I think it was a natural instinct for me to apply my designs to scarves. From a young age I’ve had the collecting bug and I’m fascinated by items that can be admired as beautiful objects as well as having a functional purpose. There are many ways a wearer can reflect their personality through a scarf, such as a statement turban or a conservative necktie. I personally like to wear mine relaxed, so I might wear one in a bandana style with a large point at the front, or tied to the strap of a slouchy shoulder bag.
How do you ensure that they are ethically produced, and how did you source your suppliers?
It’s very important to me to source my materials and manufacturing processes as locally as possible to ensure an environmental and ethical responsibility. All garments are digitally printed in Edinburgh by a company called BeFab Be Creative, who really understand the needs of the students and graduates they work with. I then sew all the garments by hand myself in Fife.
You have consistently been inspired by nature and in particular evolution – where does this interest stem from?
The current collection ‘Molluscs, Microbes and Mutants’ takes inspiration from the theories of evolution and explores imagery inspired by progression of natural selection towards modern day artificial creation. I think living and growing up in such a picturesque part of Scotland where you are surrounded by countryside, woodlands and beaches, has definitely influenced my work and sparked an interest in the natural world. Studying in Dundee also, meant there were connections to biologist D’arcy Wentworth Thompson who created the university’s first Zoology Museum. This was a great source of inspiration and I did most of my drawings from his original collections of butterflies and other creepy crawlies.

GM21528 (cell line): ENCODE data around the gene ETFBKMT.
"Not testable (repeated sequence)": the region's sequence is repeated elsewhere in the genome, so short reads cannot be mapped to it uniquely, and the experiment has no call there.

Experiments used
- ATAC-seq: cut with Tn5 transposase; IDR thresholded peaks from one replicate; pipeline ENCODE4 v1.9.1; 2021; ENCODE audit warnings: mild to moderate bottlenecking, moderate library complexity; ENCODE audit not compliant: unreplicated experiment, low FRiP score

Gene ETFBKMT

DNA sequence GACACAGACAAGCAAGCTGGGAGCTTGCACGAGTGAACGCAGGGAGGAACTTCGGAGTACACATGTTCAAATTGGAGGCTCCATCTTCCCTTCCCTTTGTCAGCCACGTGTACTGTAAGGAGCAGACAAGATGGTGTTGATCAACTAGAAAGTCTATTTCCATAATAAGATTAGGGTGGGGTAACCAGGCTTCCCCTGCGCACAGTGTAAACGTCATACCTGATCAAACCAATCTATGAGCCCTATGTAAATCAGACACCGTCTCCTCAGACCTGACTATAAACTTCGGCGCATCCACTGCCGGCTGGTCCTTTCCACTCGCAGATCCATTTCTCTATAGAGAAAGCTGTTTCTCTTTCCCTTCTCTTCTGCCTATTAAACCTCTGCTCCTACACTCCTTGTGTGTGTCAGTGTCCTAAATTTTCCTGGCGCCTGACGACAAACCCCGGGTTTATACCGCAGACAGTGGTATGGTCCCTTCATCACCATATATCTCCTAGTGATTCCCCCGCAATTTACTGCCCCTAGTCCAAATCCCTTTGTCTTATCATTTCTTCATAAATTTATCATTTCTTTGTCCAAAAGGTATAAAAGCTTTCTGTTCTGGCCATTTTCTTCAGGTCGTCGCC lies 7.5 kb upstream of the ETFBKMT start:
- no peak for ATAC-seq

How are your designs created and then made print ready?
I begin my design process by firstly gathering a large body of sketchbook drawing and research. This is then digitally manipulated and embellished to create what has become a signature design feature; graphic collage from my own photography and vintage found imagery, combined with quirky illustration. There is also a lot of consideration in relation to composition of the design to ensure that no matter which way the scarf is worn, there is always an area of interest to be seen.
Do you have any plans to expand your range in the future and if so can you share any ideas with us?
I have big plans for the label in 2014 and I’m currently seeking funding to help achieve my ambition to elevate Claire Corstorphine Luxury Silk Accessories as a recognisable accessories label in the retail market. This involves developing the collection into additional items such as bow ties and tutorial materials, which will hopefully complement the current ranges.
Categories ,BeFab Be Creative, ,Claire Corstorphine, ,Duncan of Jordanstone College of Art in Design, ,Dundee, ,D’arcy Thompson, ,D’arcy Wentworth Thompson, ,Fife, ,interview, ,Luxury Silk Accessories, ,Megan Thomas, ,Microbes and Mutants, ,Molluscs, ,New Designers, ,scotland, ,Zoology Museum